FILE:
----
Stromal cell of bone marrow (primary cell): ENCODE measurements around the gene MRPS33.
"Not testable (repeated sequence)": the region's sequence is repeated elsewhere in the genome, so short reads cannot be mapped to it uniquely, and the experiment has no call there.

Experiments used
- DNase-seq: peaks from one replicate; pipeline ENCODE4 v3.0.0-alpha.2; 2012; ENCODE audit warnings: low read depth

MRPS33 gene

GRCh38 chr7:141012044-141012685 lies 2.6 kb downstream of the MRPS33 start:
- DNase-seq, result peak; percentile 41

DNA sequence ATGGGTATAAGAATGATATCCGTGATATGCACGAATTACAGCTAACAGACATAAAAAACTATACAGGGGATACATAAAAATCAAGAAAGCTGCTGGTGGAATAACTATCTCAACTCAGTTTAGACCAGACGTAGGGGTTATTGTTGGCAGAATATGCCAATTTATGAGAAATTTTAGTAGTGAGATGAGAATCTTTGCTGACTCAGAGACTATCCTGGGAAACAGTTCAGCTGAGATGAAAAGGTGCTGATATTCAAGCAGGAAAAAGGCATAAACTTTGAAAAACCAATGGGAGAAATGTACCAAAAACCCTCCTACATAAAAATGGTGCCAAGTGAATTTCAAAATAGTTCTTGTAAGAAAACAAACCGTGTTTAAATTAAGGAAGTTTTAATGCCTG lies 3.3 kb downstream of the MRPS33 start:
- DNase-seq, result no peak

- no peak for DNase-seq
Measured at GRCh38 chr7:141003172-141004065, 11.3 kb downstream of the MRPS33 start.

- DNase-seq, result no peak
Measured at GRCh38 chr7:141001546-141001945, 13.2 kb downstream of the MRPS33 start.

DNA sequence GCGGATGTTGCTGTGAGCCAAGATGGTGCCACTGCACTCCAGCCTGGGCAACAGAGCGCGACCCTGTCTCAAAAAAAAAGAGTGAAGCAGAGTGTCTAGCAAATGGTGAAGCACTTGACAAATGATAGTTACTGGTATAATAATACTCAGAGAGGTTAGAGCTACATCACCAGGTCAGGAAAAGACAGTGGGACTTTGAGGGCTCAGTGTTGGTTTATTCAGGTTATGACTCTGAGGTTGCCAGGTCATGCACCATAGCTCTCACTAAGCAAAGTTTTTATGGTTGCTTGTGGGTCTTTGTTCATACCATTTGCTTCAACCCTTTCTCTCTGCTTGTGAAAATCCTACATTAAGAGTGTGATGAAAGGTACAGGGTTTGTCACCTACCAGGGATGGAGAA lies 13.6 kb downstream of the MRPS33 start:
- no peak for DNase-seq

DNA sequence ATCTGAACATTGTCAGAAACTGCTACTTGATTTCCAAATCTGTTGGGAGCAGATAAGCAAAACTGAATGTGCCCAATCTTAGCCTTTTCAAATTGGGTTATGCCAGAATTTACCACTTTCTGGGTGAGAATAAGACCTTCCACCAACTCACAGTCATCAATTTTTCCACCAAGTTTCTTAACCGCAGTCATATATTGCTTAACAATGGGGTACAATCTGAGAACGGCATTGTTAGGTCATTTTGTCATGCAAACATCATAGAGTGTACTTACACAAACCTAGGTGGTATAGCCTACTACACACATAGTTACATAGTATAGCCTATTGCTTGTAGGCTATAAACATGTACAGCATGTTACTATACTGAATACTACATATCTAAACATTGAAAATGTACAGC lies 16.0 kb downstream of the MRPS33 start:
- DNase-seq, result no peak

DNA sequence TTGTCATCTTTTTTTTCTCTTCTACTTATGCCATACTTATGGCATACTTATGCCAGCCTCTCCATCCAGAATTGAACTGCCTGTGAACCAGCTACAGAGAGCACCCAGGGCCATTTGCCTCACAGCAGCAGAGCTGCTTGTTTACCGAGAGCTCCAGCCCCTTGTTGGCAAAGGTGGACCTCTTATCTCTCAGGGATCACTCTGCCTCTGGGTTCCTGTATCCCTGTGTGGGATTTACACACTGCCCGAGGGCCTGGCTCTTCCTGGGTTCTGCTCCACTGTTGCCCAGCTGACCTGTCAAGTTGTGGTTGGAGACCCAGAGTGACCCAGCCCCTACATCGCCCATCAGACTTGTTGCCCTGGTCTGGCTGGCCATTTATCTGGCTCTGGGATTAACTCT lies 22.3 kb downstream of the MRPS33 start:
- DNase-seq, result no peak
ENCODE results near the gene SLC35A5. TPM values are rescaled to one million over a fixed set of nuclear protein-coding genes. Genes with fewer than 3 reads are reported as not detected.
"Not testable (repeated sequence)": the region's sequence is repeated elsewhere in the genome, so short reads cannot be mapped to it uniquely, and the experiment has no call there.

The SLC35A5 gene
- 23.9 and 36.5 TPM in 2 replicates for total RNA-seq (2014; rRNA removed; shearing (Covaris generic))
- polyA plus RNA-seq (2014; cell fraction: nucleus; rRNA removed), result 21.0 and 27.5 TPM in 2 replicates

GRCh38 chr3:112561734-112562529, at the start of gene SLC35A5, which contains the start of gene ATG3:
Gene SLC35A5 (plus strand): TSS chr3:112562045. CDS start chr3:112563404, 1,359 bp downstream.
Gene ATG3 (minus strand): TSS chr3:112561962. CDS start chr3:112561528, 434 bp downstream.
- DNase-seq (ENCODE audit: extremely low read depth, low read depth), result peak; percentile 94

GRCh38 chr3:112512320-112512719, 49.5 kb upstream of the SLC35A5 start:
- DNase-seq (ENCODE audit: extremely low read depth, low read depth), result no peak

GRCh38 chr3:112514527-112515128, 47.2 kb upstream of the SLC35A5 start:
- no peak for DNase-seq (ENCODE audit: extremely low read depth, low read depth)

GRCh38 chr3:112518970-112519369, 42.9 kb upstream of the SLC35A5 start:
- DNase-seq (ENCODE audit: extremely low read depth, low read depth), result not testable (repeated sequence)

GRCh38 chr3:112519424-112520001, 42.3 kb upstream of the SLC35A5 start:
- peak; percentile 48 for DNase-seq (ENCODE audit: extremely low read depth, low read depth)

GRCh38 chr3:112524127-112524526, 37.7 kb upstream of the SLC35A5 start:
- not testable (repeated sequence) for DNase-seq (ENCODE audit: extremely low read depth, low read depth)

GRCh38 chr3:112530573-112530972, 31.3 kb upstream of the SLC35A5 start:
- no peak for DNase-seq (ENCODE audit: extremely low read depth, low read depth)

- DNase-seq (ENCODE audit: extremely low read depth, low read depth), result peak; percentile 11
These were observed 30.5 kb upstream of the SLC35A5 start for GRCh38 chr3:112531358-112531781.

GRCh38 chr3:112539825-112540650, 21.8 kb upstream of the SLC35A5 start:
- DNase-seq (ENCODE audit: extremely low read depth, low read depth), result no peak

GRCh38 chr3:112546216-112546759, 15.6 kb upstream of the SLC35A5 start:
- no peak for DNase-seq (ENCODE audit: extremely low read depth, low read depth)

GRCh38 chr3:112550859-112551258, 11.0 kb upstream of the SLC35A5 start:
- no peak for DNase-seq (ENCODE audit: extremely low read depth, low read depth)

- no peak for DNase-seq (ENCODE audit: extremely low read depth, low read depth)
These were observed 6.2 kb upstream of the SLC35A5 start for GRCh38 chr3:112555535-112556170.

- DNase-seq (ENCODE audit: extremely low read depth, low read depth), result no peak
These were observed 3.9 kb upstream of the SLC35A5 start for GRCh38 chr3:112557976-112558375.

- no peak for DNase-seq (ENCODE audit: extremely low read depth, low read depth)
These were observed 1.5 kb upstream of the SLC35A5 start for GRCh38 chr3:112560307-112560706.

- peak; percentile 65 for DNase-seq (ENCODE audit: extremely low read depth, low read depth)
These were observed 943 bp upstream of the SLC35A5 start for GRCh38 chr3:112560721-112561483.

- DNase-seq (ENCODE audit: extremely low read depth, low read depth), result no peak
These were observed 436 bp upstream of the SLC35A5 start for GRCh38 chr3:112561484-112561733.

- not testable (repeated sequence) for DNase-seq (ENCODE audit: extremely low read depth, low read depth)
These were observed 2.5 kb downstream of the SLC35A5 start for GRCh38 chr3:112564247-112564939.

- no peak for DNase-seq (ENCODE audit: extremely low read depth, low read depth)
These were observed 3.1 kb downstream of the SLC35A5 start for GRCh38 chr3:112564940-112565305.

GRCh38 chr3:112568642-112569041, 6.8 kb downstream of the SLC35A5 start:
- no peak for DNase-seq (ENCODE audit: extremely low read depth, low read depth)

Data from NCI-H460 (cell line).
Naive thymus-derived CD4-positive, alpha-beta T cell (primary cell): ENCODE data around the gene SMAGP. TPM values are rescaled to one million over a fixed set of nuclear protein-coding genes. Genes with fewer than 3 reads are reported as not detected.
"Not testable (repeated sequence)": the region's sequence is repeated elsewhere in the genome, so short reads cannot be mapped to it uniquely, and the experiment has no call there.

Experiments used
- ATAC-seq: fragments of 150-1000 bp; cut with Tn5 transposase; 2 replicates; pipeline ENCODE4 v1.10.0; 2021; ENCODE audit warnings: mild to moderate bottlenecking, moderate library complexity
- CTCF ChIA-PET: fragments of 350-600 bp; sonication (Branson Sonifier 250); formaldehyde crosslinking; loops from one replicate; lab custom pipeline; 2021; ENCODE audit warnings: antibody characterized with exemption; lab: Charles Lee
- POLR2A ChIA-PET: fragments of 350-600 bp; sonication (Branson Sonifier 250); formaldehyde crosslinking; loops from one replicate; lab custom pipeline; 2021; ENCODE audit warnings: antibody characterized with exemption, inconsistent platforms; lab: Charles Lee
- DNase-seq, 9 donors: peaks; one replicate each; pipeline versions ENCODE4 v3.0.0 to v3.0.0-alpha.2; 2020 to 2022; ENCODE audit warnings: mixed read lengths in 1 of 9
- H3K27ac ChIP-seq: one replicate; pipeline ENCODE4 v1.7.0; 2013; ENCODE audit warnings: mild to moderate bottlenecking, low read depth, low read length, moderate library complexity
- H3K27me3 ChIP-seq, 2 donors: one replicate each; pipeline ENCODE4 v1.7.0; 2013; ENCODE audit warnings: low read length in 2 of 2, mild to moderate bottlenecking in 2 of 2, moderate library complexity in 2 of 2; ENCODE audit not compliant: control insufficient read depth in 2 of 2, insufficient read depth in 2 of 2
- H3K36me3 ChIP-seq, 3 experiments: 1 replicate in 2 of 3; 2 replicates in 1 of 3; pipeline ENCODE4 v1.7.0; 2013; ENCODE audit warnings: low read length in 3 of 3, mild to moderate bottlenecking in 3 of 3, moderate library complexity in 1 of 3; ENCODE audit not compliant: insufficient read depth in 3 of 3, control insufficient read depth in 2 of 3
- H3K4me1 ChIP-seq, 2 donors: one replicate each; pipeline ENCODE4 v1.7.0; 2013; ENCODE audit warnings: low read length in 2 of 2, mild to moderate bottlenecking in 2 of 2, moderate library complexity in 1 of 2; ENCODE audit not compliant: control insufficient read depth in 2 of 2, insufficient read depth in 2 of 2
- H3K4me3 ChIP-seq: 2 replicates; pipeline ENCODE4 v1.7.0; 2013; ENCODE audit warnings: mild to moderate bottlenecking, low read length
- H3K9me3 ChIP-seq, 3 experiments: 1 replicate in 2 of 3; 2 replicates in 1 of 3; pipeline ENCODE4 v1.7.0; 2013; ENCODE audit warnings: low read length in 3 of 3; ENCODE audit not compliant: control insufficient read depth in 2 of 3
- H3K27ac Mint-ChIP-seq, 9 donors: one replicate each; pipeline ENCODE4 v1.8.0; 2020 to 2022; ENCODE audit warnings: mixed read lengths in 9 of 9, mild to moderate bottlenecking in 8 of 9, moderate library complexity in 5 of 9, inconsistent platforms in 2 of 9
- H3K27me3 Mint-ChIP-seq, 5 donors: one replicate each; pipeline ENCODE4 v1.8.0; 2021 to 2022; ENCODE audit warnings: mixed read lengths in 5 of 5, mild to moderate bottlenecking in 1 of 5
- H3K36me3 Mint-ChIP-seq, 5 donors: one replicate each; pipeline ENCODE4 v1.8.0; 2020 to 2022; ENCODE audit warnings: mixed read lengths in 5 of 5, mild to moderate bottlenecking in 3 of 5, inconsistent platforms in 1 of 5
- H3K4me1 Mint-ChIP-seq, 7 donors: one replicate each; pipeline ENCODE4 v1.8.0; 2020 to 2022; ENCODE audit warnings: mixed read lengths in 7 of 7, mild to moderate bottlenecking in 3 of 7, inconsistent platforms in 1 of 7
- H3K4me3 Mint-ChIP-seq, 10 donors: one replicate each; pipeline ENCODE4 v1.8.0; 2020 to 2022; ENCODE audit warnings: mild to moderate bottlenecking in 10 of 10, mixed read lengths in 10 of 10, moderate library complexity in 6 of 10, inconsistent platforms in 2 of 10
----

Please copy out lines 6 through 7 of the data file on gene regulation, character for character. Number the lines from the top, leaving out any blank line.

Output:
GRCh38 chr7:141012044-141012685 lies 2.6 kb downstream of the MRPS33 start:
- DNase-seq, result peak; percentile 41